France launches investigation after huge spill of dead fish off Atlantic coast

The French branch of Sea Shepherd – a non-profit marine conservation activism organization – posted photos of the spill on its Twitter page on Thursday. “Here’s what’s happening right now in the Bay of Biscay off La Rochelle,” the tweet read. “Four factory ships operate in this area, including the Margiris – the second largest trawler in the world (banned in Australia).”
the images posted by Sea Shepherd show an astonishing mass of dead fish – which are blue whiting, a subspecies of cod – floating in the water. The Dutch-owned Margiris has been described as a “mammoth super-trawler” by Greenpeace.
The Pelagic Freeze-Trawler Association (PFA) – which represents the owner of the vessel – issued a statement on the incident on Friday and said it “fully understands the emotions such images can bring”.

In the statement, the PFA also said: “We would like to clarify that at approximately 5:50 a.m. on February 3, 2022, a quantity of blue whiting was unintentionally released into the sea by the vessel Margiris, due to a rupture in the part of its net. Such an accident is a rare event and in this case was caused by the unexpected size of the fish caught. In accordance with EU legislation, the incident and the quantities lost have been recorded in the vessel’s logbook and reported to the authorities of the vessel’s flag State, Lithuania.”

Annick Girardin — the French Minister of Fisheries and Maritime Affairs — said the sight of the dead fish was ‘shocking’ and asked the national fisheries surveillance authority to open an investigation to “shed light on this matter in order to identify the causes of the large fish spill”.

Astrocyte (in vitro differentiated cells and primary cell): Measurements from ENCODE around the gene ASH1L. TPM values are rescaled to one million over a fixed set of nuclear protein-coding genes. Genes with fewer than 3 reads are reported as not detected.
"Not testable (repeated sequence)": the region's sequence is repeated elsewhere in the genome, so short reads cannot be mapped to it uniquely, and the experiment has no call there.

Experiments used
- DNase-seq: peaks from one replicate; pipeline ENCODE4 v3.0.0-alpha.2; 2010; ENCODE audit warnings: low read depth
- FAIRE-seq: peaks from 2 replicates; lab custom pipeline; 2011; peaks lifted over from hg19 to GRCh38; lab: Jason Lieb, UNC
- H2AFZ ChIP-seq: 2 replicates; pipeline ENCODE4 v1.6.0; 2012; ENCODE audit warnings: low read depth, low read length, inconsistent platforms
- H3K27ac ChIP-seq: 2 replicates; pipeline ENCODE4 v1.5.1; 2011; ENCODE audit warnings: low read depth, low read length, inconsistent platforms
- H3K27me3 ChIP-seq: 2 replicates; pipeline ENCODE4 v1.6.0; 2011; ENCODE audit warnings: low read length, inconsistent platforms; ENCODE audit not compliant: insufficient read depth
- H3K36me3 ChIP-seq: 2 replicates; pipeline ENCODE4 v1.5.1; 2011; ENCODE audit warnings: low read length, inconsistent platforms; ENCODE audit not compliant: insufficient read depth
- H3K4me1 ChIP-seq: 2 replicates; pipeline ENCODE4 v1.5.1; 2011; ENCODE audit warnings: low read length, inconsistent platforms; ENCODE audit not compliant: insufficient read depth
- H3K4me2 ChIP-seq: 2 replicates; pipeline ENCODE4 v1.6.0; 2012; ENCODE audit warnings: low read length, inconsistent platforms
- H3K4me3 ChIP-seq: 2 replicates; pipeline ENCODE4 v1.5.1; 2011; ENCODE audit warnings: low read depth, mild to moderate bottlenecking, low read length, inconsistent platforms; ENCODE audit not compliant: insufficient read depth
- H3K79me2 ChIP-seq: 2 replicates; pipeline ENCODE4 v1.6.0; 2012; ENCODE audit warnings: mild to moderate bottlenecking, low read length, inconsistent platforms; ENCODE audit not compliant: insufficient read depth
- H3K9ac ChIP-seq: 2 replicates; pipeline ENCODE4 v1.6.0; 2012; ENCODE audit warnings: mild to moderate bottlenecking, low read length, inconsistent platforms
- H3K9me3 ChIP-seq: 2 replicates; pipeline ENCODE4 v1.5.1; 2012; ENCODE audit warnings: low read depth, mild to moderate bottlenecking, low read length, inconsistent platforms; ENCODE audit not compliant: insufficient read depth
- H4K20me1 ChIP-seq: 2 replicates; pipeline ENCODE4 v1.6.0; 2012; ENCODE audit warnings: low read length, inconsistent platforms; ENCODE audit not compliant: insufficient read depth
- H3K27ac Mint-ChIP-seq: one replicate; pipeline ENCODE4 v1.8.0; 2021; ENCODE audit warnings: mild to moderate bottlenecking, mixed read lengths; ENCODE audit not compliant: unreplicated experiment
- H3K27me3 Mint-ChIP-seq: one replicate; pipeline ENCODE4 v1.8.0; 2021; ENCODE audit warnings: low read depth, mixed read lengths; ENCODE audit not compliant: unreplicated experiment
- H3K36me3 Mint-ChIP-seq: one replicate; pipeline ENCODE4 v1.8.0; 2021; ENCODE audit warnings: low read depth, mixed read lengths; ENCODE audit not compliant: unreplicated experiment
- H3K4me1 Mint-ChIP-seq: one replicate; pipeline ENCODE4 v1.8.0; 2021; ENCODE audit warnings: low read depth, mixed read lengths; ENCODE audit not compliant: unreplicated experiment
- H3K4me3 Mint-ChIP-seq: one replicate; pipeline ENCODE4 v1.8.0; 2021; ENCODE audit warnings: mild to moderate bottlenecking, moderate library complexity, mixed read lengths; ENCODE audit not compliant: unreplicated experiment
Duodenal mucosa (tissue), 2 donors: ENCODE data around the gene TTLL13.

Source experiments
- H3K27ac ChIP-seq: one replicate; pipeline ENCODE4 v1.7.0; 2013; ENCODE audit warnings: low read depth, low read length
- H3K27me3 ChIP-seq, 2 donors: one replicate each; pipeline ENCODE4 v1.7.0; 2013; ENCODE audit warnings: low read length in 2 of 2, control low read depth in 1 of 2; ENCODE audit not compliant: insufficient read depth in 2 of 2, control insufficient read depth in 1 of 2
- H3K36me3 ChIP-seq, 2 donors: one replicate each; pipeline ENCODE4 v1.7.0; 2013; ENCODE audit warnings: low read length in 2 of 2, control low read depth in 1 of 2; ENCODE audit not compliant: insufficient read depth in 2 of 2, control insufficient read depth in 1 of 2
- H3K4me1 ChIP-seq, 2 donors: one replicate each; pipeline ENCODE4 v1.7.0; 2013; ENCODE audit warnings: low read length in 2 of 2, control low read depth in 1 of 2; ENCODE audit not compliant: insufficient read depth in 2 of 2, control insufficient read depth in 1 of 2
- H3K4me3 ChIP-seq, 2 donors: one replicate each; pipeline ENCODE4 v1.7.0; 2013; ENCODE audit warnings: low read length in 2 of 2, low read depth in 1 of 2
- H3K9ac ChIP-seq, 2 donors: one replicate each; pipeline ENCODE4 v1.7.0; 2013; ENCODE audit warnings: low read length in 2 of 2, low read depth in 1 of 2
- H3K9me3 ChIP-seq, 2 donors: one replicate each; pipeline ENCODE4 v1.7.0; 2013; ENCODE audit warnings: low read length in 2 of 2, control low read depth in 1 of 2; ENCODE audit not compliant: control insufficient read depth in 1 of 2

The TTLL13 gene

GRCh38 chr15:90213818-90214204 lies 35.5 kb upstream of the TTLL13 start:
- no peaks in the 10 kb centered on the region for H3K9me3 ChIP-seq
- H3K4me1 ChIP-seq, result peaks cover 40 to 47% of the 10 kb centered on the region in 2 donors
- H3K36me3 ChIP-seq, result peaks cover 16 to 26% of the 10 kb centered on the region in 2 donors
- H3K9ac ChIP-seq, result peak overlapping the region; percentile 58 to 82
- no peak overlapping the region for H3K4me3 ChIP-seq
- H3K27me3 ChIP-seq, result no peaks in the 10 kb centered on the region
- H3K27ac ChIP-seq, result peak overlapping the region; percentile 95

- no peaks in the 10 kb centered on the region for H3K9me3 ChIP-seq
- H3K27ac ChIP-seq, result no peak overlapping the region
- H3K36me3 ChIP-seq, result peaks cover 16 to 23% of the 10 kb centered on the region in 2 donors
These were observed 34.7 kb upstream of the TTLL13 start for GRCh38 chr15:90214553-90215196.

In a tweet, Girardin also added: “France supports sustainable fishing and this is not reflected here. In the event of a breach, sanctions would be taken against the responsible shipowner who will be identified.”

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Virginijus Sinkevičius – the EU Commissioner for Environment, Oceans and Fisheries – also commented on the case and called it “an unfortunate incident in the Bay of Biscay”.

On Twitterhe said the European Commission would “react immediately” and launch an investigation with the national authorities of the fishing area and the suspected flag state of the vessel, in order to obtain comprehensive information and evidence on the case” .
Lamya Essemlali – the head of the French branch of Sea Shepherd – told Reuters she believed the fish had been deliberately discarded.
Trawling on this scale is an act that many environmental activists often protest – in 2021, CNN pointed out that “every day, thousands of fishing boats around the world drag huge weighted nets across the seabed, trapping everything in their path and destroying the navy”. habitats” in an article on bottom trawling, a process that has been described by scientists as “grazing” the ocean floor.


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